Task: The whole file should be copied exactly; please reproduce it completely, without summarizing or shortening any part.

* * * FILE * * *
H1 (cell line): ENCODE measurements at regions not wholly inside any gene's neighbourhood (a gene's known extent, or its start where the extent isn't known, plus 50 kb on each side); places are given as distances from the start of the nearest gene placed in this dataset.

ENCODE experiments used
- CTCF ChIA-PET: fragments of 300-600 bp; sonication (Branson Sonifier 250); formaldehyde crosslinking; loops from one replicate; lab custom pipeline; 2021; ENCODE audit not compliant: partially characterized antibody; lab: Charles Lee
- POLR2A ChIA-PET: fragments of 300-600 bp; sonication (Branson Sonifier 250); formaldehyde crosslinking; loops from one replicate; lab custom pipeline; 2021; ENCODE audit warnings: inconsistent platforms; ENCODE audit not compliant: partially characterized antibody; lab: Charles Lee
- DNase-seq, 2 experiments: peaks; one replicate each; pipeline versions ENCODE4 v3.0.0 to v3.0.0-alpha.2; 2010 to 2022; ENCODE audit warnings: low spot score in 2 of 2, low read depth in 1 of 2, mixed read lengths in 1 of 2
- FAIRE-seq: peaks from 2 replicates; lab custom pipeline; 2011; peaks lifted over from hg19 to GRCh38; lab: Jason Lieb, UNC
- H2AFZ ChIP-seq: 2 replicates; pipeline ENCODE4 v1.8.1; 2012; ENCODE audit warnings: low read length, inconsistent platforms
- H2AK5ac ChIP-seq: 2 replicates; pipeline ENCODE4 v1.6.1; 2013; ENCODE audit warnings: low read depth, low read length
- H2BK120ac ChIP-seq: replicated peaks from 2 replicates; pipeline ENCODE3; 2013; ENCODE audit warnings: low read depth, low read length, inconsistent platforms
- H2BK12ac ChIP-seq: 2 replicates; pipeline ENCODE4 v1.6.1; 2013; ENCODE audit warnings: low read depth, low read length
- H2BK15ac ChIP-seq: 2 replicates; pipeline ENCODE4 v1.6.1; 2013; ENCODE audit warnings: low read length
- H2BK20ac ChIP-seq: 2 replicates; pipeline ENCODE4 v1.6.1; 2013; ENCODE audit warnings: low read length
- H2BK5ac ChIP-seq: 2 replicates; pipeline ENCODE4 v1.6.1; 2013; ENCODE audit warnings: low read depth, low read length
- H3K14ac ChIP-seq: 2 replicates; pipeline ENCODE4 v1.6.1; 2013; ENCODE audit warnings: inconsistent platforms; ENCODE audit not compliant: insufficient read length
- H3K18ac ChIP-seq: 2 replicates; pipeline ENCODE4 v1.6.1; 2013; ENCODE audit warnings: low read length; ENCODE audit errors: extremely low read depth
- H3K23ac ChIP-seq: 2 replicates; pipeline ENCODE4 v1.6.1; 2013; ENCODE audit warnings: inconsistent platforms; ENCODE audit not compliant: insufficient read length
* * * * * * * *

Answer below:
H1 (cell line): ENCODE measurements at regions not wholly inside any gene's neighbourhood (a gene's known extent, or its start where the extent isn't known, plus 50 kb on each side); places are given as distances from the start of the nearest gene placed in this dataset.

ENCODE experiments used
- CTCF ChIA-PET: fragments of 300-600 bp; sonication (Branson Sonifier 250); formaldehyde crosslinking; loops from one replicate; lab custom pipeline; 2021; ENCODE audit not compliant: partially characterized antibody; lab: Charles Lee
- POLR2A ChIA-PET: fragments of 300-600 bp; sonication (Branson Sonifier 250); formaldehyde crosslinking; loops from one replicate; lab custom pipeline; 2021; ENCODE audit warnings: inconsistent platforms; ENCODE audit not compliant: partially characterized antibody; lab: Charles Lee
- DNase-seq, 2 experiments: peaks; one replicate each; pipeline versions ENCODE4 v3.0.0 to v3.0.0-alpha.2; 2010 to 2022; ENCODE audit warnings: low spot score in 2 of 2, low read depth in 1 of 2, mixed read lengths in 1 of 2
- FAIRE-seq: peaks from 2 replicates; lab custom pipeline; 2011; peaks lifted over from hg19 to GRCh38; lab: Jason Lieb, UNC
- H2AFZ ChIP-seq: 2 replicates; pipeline ENCODE4 v1.8.1; 2012; ENCODE audit warnings: low read length, inconsistent platforms
- H2AK5ac ChIP-seq: 2 replicates; pipeline ENCODE4 v1.6.1; 2013; ENCODE audit warnings: low read depth, low read length
- H2BK120ac ChIP-seq: replicated peaks from 2 replicates; pipeline ENCODE3; 2013; ENCODE audit warnings: low read depth, low read length, inconsistent platforms
- H2BK12ac ChIP-seq: 2 replicates; pipeline ENCODE4 v1.6.1; 2013; ENCODE audit warnings: low read depth, low read length
- H2BK15ac ChIP-seq: 2 replicates; pipeline ENCODE4 v1.6.1; 2013; ENCODE audit warnings: low read length
- H2BK20ac ChIP-seq: 2 replicates; pipeline ENCODE4 v1.6.1; 2013; ENCODE audit warnings: low read length
- H2BK5ac ChIP-seq: 2 replicates; pipeline ENCODE4 v1.6.1; 2013; ENCODE audit warnings: low read depth, low read length
- H3K14ac ChIP-seq: 2 replicates; pipeline ENCODE4 v1.6.1; 2013; ENCODE audit warnings: inconsistent platforms; ENCODE audit not compliant: insufficient read length
- H3K18ac ChIP-seq: 2 replicates; pipeline ENCODE4 v1.6.1; 2013; ENCODE audit warnings: low read length; ENCODE audit errors: extremely low read depth
- H3K23ac ChIP-seq: 2 replicates; pipeline ENCODE4 v1.6.1; 2013; ENCODE audit warnings: inconsistent platforms; ENCODE audit not compliant: insufficient read length